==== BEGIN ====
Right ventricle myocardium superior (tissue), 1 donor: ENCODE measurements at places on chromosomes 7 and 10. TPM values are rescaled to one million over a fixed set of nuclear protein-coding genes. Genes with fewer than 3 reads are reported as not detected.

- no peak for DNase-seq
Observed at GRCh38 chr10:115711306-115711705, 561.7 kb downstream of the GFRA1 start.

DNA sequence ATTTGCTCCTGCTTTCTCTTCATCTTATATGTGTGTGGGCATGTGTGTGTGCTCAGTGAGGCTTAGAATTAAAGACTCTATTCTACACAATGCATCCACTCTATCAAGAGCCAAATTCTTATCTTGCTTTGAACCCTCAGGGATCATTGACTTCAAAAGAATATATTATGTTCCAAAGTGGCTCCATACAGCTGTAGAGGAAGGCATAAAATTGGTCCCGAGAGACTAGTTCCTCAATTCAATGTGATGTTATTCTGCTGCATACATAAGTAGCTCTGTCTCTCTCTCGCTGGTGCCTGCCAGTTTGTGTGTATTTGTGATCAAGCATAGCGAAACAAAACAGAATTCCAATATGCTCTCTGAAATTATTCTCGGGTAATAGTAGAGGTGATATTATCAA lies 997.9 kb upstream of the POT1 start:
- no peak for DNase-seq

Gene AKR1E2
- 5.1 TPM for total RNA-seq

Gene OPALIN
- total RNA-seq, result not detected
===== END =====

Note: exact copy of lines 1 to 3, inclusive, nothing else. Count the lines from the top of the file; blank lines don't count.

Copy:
Right ventricle myocardium superior (tissue), 1 donor: ENCODE measurements at places on chromosomes 7 and 10. TPM values are rescaled to one million over a fixed set of nuclear protein-coding genes. Genes with fewer than 3 reads are reported as not detected.

- no peak for DNase-seq
Observed at GRCh38 chr10:115711306-115711705, 561.7 kb downstream of the GFRA1 start.